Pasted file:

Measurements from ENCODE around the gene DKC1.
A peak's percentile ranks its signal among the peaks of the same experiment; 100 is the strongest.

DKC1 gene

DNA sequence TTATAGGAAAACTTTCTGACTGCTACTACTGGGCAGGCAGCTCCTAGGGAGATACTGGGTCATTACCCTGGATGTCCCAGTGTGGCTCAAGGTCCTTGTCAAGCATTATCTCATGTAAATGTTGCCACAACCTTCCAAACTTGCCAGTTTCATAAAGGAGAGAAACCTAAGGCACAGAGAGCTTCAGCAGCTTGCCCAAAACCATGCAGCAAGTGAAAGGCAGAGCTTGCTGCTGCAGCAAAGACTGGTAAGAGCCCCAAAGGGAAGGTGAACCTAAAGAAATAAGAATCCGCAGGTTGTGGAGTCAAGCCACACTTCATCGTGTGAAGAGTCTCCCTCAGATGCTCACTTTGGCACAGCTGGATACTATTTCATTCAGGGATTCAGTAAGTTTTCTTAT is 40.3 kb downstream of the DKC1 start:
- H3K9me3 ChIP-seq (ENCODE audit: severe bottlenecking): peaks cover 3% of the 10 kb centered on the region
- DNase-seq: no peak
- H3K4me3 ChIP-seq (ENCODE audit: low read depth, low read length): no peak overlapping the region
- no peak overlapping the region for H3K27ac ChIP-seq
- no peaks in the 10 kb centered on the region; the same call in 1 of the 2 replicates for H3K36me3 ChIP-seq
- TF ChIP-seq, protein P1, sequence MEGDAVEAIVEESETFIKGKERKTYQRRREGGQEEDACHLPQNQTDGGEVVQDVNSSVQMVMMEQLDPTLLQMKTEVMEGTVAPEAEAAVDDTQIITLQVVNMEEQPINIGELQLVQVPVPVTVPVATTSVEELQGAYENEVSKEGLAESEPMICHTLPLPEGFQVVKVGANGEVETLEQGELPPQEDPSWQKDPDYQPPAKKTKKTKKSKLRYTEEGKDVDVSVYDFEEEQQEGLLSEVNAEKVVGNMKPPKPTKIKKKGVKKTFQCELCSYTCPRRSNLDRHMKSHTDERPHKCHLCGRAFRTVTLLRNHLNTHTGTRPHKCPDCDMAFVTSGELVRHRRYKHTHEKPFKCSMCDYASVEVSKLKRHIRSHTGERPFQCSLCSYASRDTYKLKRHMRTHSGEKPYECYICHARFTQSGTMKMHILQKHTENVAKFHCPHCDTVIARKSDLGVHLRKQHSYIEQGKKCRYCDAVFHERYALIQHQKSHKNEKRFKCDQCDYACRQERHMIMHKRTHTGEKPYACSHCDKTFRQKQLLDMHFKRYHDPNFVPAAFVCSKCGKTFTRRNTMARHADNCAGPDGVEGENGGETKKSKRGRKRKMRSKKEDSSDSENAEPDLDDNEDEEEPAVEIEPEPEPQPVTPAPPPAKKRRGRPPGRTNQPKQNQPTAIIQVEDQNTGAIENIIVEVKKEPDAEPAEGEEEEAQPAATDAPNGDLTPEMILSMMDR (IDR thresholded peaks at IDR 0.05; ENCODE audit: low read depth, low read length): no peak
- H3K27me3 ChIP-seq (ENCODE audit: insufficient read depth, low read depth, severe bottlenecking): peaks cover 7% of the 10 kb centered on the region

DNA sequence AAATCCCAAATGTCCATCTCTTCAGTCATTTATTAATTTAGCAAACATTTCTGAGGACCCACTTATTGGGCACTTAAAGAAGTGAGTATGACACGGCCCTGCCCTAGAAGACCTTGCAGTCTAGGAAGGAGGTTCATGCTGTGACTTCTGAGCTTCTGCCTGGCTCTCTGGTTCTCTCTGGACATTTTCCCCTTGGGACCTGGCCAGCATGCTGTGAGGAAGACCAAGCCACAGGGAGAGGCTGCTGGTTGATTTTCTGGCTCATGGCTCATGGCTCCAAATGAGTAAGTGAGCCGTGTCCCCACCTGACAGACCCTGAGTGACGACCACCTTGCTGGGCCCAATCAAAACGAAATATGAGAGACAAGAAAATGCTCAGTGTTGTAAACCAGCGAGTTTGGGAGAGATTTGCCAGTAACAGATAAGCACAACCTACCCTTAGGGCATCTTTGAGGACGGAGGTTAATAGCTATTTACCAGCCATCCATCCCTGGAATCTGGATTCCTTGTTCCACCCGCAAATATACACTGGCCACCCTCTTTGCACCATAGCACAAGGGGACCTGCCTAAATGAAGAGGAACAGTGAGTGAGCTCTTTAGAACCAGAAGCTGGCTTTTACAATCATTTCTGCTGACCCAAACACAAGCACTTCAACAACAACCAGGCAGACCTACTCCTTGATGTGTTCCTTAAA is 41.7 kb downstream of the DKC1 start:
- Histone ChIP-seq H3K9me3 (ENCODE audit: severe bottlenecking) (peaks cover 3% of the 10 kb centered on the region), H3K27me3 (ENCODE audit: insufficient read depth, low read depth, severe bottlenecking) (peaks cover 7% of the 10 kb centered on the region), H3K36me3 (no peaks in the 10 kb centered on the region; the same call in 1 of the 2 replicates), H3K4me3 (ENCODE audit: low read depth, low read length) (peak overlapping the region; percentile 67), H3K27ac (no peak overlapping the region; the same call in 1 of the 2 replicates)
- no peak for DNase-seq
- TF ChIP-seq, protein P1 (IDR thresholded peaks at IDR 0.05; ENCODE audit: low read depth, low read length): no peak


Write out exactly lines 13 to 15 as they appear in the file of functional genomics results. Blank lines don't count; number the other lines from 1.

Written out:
- Histone ChIP-seq H3K9me3 (ENCODE audit: severe bottlenecking) (peaks cover 3% of the 10 kb centered on the region), H3K27me3 (ENCODE audit: insufficient read depth, low read depth, severe bottlenecking) (peaks cover 7% of the 10 kb centered on the region), H3K36me3 (no peaks in the 10 kb centered on the region; the same call in 1 of the 2 replicates), H3K4me3 (ENCODE audit: low read depth, low read length) (peak overlapping the region; percentile 67), H3K27ac (no peak overlapping the region; the same call in 1 of the 2 replicates)
- no peak for DNase-seq
- TF ChIP-seq, protein P1 (IDR thresholded peaks at IDR 0.05; ENCODE audit: low read depth, low read length): no peak